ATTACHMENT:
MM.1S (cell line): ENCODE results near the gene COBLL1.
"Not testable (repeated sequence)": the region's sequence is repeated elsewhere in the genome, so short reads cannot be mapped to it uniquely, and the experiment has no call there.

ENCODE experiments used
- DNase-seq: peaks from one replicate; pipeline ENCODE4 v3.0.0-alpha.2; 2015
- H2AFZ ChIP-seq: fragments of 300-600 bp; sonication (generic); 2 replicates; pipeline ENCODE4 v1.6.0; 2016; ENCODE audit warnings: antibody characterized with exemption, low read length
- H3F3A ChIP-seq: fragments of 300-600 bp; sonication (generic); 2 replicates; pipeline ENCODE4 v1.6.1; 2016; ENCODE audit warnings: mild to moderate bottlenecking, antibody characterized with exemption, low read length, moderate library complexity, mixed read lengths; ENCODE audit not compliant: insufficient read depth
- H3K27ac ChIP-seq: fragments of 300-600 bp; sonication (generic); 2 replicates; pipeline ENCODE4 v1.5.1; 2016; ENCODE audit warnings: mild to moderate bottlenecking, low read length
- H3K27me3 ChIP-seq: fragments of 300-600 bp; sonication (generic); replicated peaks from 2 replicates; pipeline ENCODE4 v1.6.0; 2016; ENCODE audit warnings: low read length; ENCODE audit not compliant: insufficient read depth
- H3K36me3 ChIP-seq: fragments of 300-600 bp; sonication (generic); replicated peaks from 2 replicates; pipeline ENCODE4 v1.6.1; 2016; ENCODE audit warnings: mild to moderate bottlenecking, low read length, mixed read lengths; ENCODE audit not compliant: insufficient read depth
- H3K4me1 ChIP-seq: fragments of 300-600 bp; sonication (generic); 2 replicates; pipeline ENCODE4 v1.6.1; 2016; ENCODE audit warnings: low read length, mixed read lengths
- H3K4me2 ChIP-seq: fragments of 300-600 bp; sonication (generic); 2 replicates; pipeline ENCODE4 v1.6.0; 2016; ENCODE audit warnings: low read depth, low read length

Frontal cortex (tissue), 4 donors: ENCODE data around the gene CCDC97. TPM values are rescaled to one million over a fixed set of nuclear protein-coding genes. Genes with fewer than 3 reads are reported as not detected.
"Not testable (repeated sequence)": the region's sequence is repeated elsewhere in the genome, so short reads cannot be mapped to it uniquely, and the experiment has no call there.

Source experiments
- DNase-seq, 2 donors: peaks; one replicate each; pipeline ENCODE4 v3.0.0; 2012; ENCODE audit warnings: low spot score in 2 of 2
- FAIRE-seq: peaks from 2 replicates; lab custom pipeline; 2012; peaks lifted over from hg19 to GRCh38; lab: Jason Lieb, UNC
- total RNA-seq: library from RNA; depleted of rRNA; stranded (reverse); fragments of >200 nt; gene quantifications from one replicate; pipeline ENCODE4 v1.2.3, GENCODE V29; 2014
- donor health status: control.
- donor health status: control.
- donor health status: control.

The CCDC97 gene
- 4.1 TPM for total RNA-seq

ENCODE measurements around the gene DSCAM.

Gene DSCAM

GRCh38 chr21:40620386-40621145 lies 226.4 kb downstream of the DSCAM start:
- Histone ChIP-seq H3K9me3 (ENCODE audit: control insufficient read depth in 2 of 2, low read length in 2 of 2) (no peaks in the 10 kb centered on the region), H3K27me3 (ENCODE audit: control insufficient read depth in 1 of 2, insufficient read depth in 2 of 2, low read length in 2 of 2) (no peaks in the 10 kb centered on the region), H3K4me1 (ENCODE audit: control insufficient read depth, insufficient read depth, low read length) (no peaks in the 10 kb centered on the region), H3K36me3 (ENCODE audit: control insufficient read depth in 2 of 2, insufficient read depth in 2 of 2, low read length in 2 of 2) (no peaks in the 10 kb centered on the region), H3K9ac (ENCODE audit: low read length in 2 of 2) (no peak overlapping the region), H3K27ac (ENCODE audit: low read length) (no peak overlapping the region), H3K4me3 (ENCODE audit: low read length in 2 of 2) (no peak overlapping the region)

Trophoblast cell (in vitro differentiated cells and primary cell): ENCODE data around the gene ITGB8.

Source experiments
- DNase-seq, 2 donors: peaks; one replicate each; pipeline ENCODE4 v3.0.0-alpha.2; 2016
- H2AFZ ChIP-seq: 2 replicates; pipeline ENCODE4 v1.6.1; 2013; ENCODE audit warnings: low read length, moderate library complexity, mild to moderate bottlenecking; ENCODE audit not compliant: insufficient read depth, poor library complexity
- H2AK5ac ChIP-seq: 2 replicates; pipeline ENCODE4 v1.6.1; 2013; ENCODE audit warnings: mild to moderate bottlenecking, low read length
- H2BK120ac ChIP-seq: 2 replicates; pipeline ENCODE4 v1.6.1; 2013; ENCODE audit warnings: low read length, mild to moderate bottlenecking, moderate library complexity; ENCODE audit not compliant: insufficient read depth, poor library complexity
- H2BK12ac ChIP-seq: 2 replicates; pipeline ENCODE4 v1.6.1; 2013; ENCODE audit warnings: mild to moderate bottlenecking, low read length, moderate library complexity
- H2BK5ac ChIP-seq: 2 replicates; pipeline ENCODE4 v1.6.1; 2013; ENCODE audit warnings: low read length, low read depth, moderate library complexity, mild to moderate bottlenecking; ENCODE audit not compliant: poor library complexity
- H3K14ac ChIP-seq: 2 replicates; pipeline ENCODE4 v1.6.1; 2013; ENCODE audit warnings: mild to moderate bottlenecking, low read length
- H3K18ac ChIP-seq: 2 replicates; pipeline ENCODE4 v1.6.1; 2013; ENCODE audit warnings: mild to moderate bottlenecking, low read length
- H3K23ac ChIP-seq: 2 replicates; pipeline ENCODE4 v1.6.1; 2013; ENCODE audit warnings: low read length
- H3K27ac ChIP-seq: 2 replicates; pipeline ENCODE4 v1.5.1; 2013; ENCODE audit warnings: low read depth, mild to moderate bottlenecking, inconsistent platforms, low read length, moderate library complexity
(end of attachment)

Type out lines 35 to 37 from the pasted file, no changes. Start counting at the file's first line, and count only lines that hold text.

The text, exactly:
- H3K14ac ChIP-seq: 2 replicates; pipeline ENCODE4 v1.6.1; 2013; ENCODE audit warnings: mild to moderate bottlenecking, low read length
- H3K18ac ChIP-seq: 2 replicates; pipeline ENCODE4 v1.6.1; 2013; ENCODE audit warnings: mild to moderate bottlenecking, low read length
- H3K23ac ChIP-seq: 2 replicates; pipeline ENCODE4 v1.6.1; 2013; ENCODE audit warnings: low read length